6) ‘el ‘elyon:

And Melchizedek king of Salem brought out bread and wine; he was priest of El-Elyon. He blessed him, saying, “Blessed be Abram by El-Elyon, Creator of heaven and earth. And praised by El-Elyon, who has delivered your foes to you.” And Abram gave him a tenth of everything. Then the King of Sodom said to Abram, “Give me the persons, and you may keep the property.” But Abram replied to the King of Sodom, “I have sworn to Yahweh, God Most High, Creator of Heaven and earth, that not so much as a thread or a sandal strap would I take of anything that belongs to you, lest you say, ‘I made Abram rich.'” (14:18-23)

Two factors come into play (of which Van Seters discusses the first) when considering this passage. The first is the date of the text. Van Seters writes:

If one accepts the opinion of many literary critics that the text is one of the latest additions to the Pentateuch then it is remarkable how such language is quite appropriate to a late period. It has long been observed that the title used of Melchizedek, as a priest of ‘el ‘elyon is not found elsewhere in the Old Testament but corresponds to the title used of the high priesthood during the time of the Hasmoneans.[note]Van Seters, 228-229.[/note]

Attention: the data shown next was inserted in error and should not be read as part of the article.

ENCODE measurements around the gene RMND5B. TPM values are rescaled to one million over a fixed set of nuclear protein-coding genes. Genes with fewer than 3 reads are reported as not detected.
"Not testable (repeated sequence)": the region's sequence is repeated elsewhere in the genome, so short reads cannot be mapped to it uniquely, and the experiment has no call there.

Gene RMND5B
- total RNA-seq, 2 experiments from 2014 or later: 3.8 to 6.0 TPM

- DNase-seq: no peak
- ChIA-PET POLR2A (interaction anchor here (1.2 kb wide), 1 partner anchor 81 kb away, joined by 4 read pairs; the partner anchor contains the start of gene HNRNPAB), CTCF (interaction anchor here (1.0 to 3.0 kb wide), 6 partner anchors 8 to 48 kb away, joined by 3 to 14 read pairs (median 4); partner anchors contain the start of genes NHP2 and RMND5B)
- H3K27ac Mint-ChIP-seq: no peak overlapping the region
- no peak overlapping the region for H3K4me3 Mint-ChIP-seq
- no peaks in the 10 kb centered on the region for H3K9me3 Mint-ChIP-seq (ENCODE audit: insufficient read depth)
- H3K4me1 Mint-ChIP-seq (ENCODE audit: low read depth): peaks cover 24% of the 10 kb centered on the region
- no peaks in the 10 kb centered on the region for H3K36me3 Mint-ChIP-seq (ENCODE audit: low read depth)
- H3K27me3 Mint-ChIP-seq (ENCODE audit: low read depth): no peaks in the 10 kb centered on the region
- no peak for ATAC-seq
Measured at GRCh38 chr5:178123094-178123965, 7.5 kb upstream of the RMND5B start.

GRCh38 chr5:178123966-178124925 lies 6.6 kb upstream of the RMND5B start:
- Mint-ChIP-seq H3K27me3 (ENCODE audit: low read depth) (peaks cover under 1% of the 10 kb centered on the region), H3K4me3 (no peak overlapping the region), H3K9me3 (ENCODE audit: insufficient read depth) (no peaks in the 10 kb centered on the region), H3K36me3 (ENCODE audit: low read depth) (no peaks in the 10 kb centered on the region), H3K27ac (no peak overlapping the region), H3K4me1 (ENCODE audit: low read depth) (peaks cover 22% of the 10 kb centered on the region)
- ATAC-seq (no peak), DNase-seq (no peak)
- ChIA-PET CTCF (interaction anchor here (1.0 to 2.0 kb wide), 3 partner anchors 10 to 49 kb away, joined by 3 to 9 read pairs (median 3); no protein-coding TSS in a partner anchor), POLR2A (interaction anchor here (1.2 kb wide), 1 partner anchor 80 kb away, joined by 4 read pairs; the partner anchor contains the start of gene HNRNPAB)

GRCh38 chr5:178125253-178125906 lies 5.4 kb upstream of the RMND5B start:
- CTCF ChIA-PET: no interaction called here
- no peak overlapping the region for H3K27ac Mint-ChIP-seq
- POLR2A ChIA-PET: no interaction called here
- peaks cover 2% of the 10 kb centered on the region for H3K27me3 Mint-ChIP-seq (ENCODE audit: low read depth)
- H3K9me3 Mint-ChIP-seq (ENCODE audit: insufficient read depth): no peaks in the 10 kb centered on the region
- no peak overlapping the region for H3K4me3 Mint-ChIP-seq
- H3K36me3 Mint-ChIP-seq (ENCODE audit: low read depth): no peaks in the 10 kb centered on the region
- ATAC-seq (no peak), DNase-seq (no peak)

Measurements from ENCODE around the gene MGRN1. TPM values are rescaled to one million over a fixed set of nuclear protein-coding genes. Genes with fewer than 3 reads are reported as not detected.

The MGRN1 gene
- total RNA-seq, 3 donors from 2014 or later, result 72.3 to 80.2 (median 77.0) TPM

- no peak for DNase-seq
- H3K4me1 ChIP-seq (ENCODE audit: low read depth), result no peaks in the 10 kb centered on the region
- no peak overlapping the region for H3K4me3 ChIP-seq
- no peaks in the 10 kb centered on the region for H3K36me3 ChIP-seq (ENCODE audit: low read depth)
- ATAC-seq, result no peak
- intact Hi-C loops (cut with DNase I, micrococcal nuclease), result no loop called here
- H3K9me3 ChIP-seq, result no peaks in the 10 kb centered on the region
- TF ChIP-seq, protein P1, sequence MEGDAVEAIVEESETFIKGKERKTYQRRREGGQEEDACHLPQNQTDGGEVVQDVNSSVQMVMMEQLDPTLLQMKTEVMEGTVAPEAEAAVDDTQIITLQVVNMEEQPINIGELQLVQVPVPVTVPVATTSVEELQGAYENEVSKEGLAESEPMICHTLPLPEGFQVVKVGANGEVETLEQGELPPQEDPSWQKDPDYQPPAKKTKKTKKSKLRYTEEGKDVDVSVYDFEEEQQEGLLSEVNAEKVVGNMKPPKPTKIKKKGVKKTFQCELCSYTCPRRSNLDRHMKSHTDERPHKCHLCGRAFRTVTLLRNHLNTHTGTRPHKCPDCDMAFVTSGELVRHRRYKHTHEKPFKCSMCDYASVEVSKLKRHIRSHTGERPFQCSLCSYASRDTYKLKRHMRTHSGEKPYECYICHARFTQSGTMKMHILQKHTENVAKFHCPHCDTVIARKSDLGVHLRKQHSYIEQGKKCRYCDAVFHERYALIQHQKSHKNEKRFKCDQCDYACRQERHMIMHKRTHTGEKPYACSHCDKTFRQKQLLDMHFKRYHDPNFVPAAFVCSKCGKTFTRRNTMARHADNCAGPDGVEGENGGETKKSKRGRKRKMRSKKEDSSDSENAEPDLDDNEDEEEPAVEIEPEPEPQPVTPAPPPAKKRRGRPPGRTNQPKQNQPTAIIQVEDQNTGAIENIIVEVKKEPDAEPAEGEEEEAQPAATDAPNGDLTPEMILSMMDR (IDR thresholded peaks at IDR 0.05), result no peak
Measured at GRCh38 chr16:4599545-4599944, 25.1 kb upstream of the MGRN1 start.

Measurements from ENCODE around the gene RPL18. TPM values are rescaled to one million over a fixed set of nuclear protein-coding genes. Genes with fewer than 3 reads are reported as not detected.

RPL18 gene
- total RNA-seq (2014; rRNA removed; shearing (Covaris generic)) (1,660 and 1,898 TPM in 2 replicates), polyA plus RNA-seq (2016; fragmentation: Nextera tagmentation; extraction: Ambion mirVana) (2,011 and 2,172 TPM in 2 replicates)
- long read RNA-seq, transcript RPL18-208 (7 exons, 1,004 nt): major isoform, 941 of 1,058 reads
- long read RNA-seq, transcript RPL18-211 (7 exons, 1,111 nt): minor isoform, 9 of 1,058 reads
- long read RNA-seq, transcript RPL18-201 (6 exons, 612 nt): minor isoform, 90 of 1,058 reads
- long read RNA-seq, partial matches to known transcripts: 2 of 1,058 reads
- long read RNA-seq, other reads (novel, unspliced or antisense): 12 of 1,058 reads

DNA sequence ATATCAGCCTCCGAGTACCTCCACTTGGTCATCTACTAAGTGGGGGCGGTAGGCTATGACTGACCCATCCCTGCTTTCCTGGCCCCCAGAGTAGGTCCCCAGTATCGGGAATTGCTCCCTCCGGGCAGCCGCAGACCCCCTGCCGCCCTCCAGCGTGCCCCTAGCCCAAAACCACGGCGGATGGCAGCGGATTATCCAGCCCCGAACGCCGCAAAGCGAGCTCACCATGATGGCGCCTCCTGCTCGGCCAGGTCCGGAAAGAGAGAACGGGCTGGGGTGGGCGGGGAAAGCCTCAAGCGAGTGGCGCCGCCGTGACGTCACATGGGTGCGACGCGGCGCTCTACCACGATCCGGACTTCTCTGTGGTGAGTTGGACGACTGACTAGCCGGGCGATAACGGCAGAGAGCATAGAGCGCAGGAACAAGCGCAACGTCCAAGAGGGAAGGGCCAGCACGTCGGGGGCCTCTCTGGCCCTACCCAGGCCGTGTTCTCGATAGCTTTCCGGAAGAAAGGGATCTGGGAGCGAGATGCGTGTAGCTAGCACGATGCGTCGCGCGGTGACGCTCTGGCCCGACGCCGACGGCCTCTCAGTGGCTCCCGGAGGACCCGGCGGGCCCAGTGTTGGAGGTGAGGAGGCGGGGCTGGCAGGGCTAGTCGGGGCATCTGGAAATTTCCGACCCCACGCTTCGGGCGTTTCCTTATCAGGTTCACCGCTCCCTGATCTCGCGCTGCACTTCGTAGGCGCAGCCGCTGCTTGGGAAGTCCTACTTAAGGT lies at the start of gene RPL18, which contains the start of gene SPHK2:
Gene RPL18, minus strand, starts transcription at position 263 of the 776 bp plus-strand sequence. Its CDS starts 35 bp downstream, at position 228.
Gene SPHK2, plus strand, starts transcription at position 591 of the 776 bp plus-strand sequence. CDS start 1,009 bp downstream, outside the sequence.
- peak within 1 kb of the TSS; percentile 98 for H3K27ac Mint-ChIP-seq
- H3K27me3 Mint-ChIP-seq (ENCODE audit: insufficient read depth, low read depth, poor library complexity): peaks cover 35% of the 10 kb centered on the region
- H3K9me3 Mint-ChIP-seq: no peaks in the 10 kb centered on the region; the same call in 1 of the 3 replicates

Van Seters favors a later, Priestly, date for the material.

The second factor is the relationship between Melchizedek’s use of ‘El-Elyon and Abram’s use of “Yahweh, God Most High.” Generally it is assumed that Melchizedek calls upon the name of his Canaanite god, as was the custom, and Abram later in the narrative identifies Yahweh with this deity.[note]Eichrodt, 181.[/note] Most evangelicals would argue, however, that Abram (or the patriarchal writer) is simply using Melchizedek’s language to identify his own god (or better yet that Melchizedek is addressing Yahweh when he refers to ‘el ‘elyon). At this point the tension of the text seems to call for the recognition of two gods. The first is Melchizedek’s El-Elyon, and the second is Abram’s Yahweh (God Most High). The tension refuses to be lessened by the subjugation of El-Elyon to Yahweh (and thereby ignoring extra-Biblical evidence) or Yahweh to El-Elyon (thus disregarding the context of the verse, and also,the plain meaning of much of the Old Testament). A middle position is sought, which the scripture happily provide. E.A. Speiser writes:

As a Canaanite priest, Melchizedek would invoke his deity or deities by name… Abraham, on the other hand, would just as naturally turn to Yahweh, especially in an oath.[note]Speiser, 104[/note]

Van Seters then ends his analysis with three basic conclusions: